Delhi’s air quality plummeted to the ‘severe’ category on December 23, with the Air Quality Index (AQI) reaching 447, as reported by the Central Pollution Control Board (CPCB). At 10:30 am, Anand Vihar recorded a staggering 479 AQI, while Ashok Vihar and Dwarka-Sector 8 reported 454 and 452 AQI, respectively. Other areas, including IGI Airport, ITO Delhi, Jahangirpuri, Narela, RK Puram, Rohini, Shadipur, and Wazirpur, also witnessed severe air quality levels.
The categorization of the AQI follows the standard scale, where an AQI between zero and 50 is considered ‘good,’ 51 to 100 is ‘satisfactory,’ 101 to 200 is ‘moderate,’ 201 to 300 is ‘poor,’ 301 to 400 is ‘very poor,’ 401 to 450 is ‘severe,’ and above 450 is ‘severe-plus.’
Responding to the worsening air quality, the Central government imposed a ban on non-essential construction activities and the operation of BS-III petrol and BS-IV diesel four-wheelers in Delhi-NCR. Unfavorable meteorological conditions, including fog and haze coupled with low wind speed, were identified as the major contributors to the sudden spike in Delhi’s daily average AQI, according to the Commission for Air Quality Management (CAQM). The CAQM, a statutory body responsible for combatting pollution, invoked restrictions under Stage-III of the Graded Response Action Plan (GRAP), enforcing bans on non-essential construction work, stone crushing, and mining in Delhi-NCR. Additionally, Stage-III imposes restrictions on the operation of BS-III petrol and BS-IV diesel four-wheelers in Delhi, Gurugram, Faridabad, Ghaziabad, and Gautam Budh Nagar.
Amid the persistent air quality crisis, the Central government’s directive underscores the severity of the situation, signaling stringent measures to curb pollution. The ban on non-essential construction work and specific vehicular operations aims to mitigate the hazardous conditions prevalent in the Delhi-NCR region.
The Commission for Air Quality Management (CAQM) identified adverse meteorological factors, such as fog and haze, combined with low wind speed, as pivotal contributors to the sudden escalation in Delhi’s AQI. As a statutory body entrusted with formulating strategies to combat pollution, the CAQM invoked Stage-III of the Graded Response Action Plan (GRAP). This stage mandates restrictions on various activities, including construction, stone crushing, and mining, in an effort to contain the escalating pollution levels.
The focus on vehicular emissions is evident in the ban on BS-III petrol and BS-IV diesel four-wheelers, reinforcing the commitment to cleaner air. These measures reflect the government’s urgency to address the immediate threats posed by the deteriorating air quality.
As Delhi grapples with the consequences of severe pollution, the implementation of stringent restrictions becomes imperative to safeguard public health. The government’s intervention serves as a reminder of the collective responsibility to combat environmental challenges and protect the well-being of citizens.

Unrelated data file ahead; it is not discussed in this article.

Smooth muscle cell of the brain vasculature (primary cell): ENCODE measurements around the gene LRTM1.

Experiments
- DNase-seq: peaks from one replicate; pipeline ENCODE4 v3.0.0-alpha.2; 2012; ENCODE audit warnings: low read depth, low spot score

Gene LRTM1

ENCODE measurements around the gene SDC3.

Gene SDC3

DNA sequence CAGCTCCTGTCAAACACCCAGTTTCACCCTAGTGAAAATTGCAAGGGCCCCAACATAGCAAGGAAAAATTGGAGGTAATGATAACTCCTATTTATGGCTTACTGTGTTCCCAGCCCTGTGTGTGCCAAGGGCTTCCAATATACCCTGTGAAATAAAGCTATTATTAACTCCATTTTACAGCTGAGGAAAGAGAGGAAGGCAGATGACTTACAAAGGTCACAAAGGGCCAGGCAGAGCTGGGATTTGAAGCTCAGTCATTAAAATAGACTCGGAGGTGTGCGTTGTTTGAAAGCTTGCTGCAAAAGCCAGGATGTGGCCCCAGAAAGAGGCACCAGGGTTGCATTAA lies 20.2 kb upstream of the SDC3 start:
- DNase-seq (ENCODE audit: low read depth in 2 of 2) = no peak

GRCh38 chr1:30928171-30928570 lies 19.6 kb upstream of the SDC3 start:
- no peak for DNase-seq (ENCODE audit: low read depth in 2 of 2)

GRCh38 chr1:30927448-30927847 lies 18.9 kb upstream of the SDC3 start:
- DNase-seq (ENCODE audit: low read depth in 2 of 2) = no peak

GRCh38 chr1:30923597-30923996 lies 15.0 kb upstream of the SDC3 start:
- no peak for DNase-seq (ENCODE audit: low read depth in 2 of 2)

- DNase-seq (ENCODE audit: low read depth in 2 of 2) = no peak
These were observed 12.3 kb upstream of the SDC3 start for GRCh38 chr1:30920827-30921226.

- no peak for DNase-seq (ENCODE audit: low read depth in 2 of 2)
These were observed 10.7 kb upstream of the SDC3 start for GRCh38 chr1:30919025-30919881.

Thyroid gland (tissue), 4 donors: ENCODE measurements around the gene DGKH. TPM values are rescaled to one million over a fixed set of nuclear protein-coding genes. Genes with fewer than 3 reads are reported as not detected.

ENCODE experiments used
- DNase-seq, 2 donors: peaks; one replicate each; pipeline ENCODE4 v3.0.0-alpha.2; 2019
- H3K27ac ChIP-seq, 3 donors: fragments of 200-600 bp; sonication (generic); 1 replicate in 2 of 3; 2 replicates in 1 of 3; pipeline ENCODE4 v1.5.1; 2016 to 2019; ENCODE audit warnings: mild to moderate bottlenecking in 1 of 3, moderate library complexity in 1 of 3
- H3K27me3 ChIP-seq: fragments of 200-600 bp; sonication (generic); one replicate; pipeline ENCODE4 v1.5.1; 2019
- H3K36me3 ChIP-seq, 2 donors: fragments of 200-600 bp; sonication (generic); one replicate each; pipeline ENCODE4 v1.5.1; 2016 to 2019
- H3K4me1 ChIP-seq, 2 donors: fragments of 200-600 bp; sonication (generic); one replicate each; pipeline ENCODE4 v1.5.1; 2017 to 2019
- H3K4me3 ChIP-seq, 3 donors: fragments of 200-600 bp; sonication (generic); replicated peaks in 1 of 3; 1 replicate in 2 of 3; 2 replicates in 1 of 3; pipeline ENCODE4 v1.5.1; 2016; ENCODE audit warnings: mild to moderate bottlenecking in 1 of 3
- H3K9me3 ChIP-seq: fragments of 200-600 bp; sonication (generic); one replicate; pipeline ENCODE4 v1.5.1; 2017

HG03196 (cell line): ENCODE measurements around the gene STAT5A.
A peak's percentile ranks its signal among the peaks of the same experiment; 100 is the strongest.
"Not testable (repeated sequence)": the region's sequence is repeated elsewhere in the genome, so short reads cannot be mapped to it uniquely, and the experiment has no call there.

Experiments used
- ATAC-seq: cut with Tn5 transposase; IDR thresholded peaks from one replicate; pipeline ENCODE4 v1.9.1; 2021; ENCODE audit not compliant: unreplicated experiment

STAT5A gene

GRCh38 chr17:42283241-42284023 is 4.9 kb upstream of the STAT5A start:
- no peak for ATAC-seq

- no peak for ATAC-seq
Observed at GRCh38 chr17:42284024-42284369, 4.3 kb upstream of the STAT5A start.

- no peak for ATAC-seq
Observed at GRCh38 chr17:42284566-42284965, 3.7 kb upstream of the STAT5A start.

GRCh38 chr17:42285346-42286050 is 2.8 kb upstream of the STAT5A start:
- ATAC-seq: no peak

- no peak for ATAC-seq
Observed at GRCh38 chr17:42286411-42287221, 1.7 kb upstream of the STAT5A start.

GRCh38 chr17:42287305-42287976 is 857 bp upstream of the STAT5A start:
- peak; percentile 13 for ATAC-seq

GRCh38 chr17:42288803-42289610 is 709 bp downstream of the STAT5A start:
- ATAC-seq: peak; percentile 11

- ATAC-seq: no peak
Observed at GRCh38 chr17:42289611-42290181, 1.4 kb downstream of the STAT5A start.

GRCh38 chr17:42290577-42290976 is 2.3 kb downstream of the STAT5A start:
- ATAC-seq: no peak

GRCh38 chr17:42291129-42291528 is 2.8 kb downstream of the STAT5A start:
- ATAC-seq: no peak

Fog disrupts flights
Flight operations at Delhi’s Indira Gandhi International Airport encountered disruptions on Saturday due to an extensive layer of fog blanketing the national capital, leading to compromised visibility. According to the Flight Information Display System of Delhi Airport, a total of 11 international flights and 5 domestic flights experienced delays in their arrivals and departures. While the impact of the fog on train services remains uncertain, there is currently no official confirmation from the Ministry of Railways regarding delays.
The city witnessed a minimum temperature of 9.6 degrees Celsius, marking a deviation of two notches above the seasonal average, as reported by the India Meteorological Department (IMD). The IMD forecasted the persistence of moderate fog throughout the day, with the maximum temperature anticipated to settle around 23 degrees Celsius.
Despite the challenges posed by the foggy conditions, authorities at Delhi Airport are actively managing the situation to ensure the safety and smooth functioning of flight operations. Passengers are advised to stay informed about the status of their flights and make necessary adjustments to their travel plans.
Fog-related disruptions are a common occurrence during the winter season in northern India, impacting various modes of transportation, including road, rail, and air travel. The dense fog can significantly reduce visibility, leading to delays and cancellations to ensure passenger safety.
Travelers are encouraged to check with airline and railway authorities for real-time updates, and commuters should exercise caution while navigating through the foggy conditions on roads. The concerned agencies are implementing measures to minimize the impact of the fog on transportation services, and passengers are advised to plan their journeys accordingly.
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